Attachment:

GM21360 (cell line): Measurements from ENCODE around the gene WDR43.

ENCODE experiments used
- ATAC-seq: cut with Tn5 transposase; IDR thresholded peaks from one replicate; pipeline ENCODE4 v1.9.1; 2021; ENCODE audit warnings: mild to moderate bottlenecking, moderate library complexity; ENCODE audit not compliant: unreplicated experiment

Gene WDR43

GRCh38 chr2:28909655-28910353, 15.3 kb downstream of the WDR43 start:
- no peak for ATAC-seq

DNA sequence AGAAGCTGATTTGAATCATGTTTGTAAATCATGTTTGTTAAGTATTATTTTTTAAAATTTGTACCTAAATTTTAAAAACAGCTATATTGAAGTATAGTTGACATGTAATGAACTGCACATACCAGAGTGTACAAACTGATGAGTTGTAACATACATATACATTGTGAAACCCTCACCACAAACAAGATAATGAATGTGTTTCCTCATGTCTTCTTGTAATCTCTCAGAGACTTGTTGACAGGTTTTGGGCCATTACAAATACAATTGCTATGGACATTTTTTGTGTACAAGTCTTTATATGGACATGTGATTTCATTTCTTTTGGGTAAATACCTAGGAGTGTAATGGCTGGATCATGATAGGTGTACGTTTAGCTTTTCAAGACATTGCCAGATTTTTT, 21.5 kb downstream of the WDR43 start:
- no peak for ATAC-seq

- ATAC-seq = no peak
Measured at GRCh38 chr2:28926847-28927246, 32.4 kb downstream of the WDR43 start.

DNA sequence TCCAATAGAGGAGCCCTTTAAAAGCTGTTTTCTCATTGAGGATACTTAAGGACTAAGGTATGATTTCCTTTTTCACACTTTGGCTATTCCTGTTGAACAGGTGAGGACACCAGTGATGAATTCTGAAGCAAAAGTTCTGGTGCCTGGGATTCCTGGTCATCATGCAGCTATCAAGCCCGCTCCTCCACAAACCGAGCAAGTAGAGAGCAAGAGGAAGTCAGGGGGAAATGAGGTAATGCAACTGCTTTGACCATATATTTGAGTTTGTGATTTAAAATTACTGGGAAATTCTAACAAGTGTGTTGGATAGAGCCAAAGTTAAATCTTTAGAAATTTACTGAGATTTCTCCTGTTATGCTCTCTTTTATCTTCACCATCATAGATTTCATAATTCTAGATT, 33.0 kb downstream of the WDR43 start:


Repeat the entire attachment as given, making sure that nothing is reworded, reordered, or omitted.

GM21360 (cell line): Measurements from ENCODE around the gene WDR43.

ENCODE experiments used
- ATAC-seq: cut with Tn5 transposase; IDR thresholded peaks from one replicate; pipeline ENCODE4 v1.9.1; 2021; ENCODE audit warnings: mild to moderate bottlenecking, moderate library complexity; ENCODE audit not compliant: unreplicated experiment

Gene WDR43

GRCh38 chr2:28909655-28910353, 15.3 kb downstream of the WDR43 start:
- no peak for ATAC-seq

DNA sequence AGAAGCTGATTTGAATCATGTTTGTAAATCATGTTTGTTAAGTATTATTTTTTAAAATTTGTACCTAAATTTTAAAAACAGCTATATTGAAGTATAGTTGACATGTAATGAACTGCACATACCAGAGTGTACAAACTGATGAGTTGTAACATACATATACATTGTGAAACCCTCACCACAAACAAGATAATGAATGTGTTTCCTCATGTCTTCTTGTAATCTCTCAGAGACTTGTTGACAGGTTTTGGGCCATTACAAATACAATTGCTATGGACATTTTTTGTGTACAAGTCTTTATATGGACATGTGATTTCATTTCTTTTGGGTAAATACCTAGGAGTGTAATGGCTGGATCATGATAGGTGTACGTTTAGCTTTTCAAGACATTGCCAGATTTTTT, 21.5 kb downstream of the WDR43 start:
- no peak for ATAC-seq

- ATAC-seq = no peak
Measured at GRCh38 chr2:28926847-28927246, 32.4 kb downstream of the WDR43 start.

DNA sequence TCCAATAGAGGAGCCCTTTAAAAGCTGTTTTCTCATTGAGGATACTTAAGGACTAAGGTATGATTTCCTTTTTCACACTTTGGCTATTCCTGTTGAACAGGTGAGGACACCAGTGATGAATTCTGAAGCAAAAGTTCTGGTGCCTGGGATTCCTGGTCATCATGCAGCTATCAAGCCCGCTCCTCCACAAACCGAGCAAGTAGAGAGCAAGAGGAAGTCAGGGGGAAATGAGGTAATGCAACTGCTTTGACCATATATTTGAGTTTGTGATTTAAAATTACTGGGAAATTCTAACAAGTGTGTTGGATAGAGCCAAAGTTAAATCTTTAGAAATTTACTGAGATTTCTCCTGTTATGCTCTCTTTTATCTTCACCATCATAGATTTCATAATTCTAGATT, 33.0 kb downstream of the WDR43 start: